SYLLABUS: David Howlett, “Mormonism”
RE 230C, Skidmore College 2018
Investigates the history and culture of Mormonism (in its three major streams) from the movement’s origins in the 1820s to the present. More than just about Mormons, this course provides an introduction to dynamics that shape religious movements, especially in the American context: minority religions’ relations with majority religions, or their relations with the state; religions’ attitudes toward gender, sexuality, and family; their ways of making sacred space or organizing daily life; and their ways of adapting to new global cultural settings. Along the way, we highlight the ever-changing public faces of Mormonism, from its founder Joseph Smith to the satirical characters in Broadway’s The Book of Mormon.
Students will leave this class with
- an ability to engage secondary and primary historical sources in an original research paper.
- an ability to write a critical book review of a scholarly work.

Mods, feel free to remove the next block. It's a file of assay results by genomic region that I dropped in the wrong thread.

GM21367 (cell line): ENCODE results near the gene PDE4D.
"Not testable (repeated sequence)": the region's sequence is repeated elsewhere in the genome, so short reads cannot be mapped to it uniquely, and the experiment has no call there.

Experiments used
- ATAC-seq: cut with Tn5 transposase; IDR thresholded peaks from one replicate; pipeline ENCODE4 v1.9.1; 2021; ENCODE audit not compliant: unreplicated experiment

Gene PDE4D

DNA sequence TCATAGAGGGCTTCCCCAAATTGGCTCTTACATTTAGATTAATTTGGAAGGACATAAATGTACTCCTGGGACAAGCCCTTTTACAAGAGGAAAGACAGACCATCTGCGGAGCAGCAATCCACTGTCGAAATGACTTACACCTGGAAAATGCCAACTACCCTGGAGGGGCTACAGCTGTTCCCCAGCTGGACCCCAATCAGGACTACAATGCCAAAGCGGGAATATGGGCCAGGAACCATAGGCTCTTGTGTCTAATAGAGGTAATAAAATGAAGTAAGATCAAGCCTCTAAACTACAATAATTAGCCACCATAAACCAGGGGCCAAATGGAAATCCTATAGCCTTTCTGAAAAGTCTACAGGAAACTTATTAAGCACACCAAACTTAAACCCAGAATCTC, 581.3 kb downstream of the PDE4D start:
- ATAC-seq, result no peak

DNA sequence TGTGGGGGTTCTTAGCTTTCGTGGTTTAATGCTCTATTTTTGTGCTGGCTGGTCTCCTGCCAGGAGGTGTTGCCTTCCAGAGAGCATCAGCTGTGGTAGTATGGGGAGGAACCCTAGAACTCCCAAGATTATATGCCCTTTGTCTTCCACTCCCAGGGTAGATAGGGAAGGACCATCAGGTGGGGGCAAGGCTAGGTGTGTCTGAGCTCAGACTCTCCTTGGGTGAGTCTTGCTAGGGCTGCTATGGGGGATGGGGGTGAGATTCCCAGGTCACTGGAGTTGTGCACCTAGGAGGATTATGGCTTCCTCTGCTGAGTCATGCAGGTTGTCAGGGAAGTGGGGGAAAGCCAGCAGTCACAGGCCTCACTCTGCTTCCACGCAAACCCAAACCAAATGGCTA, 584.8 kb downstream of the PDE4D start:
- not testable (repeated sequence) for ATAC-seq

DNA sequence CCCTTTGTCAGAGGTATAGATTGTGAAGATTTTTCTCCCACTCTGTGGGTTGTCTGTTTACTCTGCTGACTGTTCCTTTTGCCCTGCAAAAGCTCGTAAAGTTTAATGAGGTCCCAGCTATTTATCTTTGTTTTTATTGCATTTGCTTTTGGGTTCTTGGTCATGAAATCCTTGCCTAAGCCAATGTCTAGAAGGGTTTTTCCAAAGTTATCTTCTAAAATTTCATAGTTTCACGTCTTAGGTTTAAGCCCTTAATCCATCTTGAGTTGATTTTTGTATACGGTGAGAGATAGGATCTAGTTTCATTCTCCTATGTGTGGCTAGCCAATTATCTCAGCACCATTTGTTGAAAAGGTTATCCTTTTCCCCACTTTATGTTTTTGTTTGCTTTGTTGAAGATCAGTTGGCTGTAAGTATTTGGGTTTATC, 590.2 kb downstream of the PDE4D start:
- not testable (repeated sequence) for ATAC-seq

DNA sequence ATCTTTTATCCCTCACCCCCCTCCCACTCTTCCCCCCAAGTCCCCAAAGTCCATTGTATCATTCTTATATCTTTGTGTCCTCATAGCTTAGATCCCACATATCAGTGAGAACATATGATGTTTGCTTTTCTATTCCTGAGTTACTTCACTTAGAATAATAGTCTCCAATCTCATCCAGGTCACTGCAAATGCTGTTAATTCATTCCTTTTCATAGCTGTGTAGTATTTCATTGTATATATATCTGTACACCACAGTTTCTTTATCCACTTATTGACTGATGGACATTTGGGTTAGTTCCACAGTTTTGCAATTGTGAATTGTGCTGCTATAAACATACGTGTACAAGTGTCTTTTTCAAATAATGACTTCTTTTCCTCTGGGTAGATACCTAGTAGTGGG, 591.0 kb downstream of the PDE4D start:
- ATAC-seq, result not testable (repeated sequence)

- an understanding of several major themes, practices, beliefs, conflicts, and tensions in Mormon denominations.
- an appreciation for the diversity of experience between and within Mormon denominations.
- an awareness of how Mormons have shaped and been shaped by cultural constructions such as race, gender,
age, and class.
- David J. Howlett and John-Charles Duffy, Mormonism: The Basics (New York: Routledge, 2016).
Texts for the Book Review (Choose One)
- Joanna Brooks, The Book of Mormon Girl: An American Memoir (New York: The Free Press, 2013).
- Kathleen Flake, The Politics of American Religious Identity: The Seating of Senator Reed Smoot, Mormon Apostle
(Chapel Hill: University of North Carolina Press, 2004).
- W. Paul Reeve, Religion of a Different Color: Race and the Mormons Struggle for Whiteness (New York: Oxford
University Press, 2015).